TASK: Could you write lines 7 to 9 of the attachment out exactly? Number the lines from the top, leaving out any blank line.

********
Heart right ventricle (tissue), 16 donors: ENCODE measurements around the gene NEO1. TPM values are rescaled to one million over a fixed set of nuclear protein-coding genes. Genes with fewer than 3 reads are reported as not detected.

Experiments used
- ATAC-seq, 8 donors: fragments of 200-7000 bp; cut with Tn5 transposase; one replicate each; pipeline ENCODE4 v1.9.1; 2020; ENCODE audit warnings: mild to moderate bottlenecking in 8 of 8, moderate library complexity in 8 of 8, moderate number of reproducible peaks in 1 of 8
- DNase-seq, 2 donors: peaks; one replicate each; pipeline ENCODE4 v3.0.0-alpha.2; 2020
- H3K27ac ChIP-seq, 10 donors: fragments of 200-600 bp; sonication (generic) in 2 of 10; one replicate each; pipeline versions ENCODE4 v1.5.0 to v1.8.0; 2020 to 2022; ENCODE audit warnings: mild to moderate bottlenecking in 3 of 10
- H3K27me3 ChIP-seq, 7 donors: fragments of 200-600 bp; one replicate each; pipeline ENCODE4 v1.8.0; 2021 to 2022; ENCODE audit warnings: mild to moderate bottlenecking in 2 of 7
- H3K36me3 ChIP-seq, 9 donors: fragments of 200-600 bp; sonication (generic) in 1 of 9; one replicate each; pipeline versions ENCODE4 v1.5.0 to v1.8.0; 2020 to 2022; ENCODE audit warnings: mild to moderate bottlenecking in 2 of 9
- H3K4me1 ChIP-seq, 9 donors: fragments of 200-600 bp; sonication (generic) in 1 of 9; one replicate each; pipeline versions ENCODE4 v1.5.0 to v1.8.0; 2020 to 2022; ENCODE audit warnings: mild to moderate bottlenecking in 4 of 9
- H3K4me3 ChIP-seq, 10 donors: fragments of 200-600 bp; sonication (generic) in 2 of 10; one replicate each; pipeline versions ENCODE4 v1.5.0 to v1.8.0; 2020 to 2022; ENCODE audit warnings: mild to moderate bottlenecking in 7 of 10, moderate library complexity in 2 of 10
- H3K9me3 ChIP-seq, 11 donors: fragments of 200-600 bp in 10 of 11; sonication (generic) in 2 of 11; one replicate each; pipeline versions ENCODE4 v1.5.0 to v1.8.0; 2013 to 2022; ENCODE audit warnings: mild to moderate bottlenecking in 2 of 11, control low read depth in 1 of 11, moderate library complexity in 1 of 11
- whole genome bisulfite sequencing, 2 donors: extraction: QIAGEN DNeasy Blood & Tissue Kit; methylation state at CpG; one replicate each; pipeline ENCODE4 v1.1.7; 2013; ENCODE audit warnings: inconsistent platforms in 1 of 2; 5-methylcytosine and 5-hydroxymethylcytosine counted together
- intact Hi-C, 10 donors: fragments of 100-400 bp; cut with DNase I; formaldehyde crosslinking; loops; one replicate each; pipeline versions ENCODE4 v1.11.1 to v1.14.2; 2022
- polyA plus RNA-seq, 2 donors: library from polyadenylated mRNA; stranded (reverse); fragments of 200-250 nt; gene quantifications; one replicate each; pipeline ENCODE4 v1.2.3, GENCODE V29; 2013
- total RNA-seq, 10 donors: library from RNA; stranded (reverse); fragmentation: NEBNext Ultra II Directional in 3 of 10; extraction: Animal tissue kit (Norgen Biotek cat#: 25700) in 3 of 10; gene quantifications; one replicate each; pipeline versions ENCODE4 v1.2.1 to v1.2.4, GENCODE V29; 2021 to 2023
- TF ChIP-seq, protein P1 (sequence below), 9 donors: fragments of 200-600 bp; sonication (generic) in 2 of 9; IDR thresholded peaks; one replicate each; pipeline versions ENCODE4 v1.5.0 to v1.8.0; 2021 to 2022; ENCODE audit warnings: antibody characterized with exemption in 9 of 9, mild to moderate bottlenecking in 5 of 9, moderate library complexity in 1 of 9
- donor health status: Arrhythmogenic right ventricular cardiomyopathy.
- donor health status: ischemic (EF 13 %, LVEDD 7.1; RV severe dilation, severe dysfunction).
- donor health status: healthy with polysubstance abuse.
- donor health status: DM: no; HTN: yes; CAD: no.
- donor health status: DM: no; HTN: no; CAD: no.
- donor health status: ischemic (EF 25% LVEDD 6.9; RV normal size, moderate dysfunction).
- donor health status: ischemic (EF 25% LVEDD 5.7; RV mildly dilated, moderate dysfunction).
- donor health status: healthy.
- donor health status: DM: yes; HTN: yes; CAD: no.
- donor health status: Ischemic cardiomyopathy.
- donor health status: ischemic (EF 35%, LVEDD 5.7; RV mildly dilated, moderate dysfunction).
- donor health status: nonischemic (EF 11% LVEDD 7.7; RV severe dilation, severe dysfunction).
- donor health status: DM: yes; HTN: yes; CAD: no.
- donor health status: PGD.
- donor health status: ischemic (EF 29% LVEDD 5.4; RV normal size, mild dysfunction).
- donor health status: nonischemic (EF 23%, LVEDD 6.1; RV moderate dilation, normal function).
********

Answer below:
- H3K36me3 ChIP-seq, 9 donors: fragments of 200-600 bp; sonication (generic) in 1 of 9; one replicate each; pipeline versions ENCODE4 v1.5.0 to v1.8.0; 2020 to 2022; ENCODE audit warnings: mild to moderate bottlenecking in 2 of 9
- H3K4me1 ChIP-seq, 9 donors: fragments of 200-600 bp; sonication (generic) in 1 of 9; one replicate each; pipeline versions ENCODE4 v1.5.0 to v1.8.0; 2020 to 2022; ENCODE audit warnings: mild to moderate bottlenecking in 4 of 9
- H3K4me3 ChIP-seq, 10 donors: fragments of 200-600 bp; sonication (generic) in 2 of 10; one replicate each; pipeline versions ENCODE4 v1.5.0 to v1.8.0; 2020 to 2022; ENCODE audit warnings: mild to moderate bottlenecking in 7 of 10, moderate library complexity in 2 of 10